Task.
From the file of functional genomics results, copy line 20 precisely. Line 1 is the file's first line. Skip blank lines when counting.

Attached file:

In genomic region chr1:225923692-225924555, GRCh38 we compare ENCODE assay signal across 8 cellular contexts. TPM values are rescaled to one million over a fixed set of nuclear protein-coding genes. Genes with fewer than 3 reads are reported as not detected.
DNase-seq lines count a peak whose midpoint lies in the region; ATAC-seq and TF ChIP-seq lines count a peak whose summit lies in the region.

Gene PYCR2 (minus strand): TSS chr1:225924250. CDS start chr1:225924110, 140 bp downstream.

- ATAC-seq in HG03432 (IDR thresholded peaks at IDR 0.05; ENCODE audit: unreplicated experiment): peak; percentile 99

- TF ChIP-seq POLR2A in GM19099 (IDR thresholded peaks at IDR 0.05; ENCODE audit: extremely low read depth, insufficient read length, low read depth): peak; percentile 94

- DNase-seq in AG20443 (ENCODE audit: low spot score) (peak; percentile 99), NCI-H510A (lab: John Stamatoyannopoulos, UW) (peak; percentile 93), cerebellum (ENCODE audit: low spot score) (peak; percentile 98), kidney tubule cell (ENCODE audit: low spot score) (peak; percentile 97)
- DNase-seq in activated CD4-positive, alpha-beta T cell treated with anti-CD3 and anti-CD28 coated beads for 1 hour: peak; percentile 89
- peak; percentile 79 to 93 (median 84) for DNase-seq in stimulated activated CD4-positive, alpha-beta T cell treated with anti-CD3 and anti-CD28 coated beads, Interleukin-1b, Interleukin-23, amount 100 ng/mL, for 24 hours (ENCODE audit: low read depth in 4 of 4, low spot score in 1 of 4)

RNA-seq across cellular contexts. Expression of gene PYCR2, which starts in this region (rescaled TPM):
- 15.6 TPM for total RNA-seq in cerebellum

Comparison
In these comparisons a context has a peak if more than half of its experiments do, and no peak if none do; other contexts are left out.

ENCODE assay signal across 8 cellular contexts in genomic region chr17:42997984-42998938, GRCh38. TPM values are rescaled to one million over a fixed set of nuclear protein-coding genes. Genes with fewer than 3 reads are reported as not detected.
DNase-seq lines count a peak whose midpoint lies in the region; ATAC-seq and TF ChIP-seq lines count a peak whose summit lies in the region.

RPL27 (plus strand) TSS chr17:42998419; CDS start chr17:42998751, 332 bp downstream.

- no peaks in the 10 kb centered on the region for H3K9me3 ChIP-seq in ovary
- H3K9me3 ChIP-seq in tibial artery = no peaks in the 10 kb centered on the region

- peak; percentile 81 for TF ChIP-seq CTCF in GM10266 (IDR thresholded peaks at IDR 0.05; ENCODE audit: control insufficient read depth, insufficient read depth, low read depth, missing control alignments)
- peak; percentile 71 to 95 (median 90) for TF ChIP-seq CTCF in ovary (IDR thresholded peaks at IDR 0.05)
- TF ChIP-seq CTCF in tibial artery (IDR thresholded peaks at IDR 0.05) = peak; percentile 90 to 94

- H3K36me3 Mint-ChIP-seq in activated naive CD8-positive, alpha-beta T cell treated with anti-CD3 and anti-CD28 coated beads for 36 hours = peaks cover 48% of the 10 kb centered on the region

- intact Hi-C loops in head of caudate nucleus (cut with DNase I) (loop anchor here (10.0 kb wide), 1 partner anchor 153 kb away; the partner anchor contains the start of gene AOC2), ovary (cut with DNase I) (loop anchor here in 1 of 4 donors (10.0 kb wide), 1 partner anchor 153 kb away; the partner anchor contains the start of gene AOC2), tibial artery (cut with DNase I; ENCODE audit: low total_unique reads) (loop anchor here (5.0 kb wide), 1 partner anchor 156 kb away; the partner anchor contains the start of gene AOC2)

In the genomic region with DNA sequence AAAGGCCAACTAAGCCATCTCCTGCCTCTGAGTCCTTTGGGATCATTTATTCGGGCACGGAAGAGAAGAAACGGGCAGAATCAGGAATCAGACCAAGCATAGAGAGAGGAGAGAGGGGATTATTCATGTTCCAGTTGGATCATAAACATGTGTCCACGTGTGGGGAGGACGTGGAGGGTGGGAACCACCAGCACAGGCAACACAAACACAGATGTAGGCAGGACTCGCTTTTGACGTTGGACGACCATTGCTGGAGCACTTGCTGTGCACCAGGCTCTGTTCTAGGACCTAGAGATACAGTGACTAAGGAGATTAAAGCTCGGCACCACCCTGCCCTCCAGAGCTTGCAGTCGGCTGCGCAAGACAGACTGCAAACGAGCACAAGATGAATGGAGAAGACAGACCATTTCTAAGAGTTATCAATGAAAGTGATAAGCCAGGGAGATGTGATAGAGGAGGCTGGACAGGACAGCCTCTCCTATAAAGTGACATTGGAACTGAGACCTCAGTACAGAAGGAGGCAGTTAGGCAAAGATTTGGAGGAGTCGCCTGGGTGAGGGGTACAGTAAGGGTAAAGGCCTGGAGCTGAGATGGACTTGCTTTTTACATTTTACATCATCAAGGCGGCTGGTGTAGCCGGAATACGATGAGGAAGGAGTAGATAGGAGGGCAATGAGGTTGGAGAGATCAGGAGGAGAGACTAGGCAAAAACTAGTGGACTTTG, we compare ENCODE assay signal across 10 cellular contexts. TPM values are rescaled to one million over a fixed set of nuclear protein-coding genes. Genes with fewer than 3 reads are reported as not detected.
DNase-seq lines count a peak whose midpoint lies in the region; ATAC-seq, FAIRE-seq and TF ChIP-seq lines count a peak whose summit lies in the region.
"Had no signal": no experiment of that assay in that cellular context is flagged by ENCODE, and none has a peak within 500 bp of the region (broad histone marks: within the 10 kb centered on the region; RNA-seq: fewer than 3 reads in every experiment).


- TF ChIP-seq CTCF in tibial artery (IDR thresholded peaks at IDR 0.05) = peak; percentile 90 to 94